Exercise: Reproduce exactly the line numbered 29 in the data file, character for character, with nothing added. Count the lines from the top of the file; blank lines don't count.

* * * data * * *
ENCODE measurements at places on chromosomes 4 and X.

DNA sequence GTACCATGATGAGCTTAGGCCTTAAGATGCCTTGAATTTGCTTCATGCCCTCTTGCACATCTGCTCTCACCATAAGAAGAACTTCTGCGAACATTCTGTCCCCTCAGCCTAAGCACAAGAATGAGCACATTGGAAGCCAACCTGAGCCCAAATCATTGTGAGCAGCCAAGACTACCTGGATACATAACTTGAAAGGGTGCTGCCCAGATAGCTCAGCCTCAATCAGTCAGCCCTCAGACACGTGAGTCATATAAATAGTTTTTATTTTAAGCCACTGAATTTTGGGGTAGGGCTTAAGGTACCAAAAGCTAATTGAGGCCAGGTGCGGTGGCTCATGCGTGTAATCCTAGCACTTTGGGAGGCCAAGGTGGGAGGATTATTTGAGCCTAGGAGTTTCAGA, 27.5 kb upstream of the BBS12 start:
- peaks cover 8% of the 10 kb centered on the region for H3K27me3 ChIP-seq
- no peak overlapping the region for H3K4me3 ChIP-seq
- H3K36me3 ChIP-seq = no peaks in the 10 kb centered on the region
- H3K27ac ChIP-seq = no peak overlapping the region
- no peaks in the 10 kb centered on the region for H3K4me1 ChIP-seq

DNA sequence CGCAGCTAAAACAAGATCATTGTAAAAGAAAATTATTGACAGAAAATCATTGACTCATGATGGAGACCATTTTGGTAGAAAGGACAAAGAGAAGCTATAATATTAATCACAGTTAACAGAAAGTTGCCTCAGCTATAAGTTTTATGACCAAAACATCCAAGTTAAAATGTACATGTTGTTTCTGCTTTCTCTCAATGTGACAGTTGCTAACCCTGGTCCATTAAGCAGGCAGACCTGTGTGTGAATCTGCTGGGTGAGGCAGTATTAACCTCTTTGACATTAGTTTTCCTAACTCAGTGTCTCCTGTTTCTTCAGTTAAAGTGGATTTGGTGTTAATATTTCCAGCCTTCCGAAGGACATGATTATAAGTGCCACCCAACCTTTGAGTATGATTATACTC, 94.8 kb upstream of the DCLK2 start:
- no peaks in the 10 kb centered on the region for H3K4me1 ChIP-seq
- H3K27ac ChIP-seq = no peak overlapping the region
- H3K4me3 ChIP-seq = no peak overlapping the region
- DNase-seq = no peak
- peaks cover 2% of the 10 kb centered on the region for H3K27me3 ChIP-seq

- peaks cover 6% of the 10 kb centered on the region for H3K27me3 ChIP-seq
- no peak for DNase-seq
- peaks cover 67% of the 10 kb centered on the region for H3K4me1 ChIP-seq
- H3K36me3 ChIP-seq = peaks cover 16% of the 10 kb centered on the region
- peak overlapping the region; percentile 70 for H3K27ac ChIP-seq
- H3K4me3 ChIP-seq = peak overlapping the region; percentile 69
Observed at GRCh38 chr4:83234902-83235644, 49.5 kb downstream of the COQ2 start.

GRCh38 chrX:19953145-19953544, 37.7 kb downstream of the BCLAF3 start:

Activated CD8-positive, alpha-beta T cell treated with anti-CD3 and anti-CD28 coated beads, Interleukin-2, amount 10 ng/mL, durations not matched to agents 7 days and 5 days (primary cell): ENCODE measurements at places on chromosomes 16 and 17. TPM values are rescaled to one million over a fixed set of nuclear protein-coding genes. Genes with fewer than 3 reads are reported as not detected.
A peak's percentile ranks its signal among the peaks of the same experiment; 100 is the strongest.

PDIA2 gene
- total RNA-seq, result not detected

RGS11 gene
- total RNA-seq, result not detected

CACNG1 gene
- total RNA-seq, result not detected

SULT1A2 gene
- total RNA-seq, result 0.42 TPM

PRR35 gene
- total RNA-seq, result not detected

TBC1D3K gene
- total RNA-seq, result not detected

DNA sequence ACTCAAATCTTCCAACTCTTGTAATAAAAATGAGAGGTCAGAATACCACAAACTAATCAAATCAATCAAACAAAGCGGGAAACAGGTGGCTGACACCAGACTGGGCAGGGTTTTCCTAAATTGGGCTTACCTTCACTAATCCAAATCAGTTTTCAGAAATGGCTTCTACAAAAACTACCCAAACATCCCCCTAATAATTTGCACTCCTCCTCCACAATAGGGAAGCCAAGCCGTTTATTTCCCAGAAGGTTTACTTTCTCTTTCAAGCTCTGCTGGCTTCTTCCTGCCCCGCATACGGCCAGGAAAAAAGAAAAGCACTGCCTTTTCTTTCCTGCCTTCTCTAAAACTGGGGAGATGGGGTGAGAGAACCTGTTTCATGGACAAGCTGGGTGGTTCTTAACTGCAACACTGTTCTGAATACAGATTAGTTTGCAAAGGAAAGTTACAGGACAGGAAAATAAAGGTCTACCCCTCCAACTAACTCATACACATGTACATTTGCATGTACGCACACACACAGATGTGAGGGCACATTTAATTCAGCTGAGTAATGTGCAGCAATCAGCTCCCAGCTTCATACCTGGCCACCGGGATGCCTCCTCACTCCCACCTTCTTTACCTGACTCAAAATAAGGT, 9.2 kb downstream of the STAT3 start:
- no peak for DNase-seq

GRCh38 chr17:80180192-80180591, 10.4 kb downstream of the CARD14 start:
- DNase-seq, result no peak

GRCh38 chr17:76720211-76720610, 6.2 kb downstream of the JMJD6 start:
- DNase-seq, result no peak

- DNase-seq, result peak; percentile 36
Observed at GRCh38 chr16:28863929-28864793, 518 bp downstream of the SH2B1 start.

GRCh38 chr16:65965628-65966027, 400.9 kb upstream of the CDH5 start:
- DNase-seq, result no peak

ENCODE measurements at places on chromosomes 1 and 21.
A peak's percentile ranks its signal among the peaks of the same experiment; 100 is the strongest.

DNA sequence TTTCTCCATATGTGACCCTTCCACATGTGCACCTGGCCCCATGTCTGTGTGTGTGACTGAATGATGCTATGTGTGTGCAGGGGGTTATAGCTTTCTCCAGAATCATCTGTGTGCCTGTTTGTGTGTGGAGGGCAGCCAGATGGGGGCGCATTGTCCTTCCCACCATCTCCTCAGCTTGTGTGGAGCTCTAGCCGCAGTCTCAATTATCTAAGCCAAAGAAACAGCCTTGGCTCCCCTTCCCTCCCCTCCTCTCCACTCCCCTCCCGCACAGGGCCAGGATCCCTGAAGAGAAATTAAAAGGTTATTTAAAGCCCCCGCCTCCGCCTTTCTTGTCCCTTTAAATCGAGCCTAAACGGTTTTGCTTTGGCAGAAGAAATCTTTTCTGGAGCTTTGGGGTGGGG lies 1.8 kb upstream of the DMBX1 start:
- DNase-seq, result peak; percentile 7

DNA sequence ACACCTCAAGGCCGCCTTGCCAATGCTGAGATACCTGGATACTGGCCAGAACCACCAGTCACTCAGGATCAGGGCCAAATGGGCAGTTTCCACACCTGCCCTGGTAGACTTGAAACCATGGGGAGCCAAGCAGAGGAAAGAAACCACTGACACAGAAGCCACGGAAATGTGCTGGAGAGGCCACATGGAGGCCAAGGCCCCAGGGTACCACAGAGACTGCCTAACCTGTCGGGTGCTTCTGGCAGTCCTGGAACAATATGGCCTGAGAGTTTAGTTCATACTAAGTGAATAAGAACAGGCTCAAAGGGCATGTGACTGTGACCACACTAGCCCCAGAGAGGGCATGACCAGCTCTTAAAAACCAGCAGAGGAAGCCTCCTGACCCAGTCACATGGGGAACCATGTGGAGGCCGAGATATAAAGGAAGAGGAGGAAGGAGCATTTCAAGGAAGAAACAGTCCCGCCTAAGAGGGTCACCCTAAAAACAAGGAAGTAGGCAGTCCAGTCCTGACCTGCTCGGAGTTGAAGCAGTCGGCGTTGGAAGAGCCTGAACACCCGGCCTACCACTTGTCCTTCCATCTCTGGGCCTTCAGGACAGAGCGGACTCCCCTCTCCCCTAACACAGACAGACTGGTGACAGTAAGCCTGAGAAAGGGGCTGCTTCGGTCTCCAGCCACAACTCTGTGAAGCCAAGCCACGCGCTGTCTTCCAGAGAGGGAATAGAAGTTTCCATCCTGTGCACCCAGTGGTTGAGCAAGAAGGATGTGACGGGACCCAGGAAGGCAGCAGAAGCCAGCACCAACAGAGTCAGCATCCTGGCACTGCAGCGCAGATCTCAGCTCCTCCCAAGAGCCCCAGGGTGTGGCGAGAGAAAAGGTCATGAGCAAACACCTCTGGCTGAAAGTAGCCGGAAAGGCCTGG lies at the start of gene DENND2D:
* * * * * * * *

- total RNA-seq, result not detected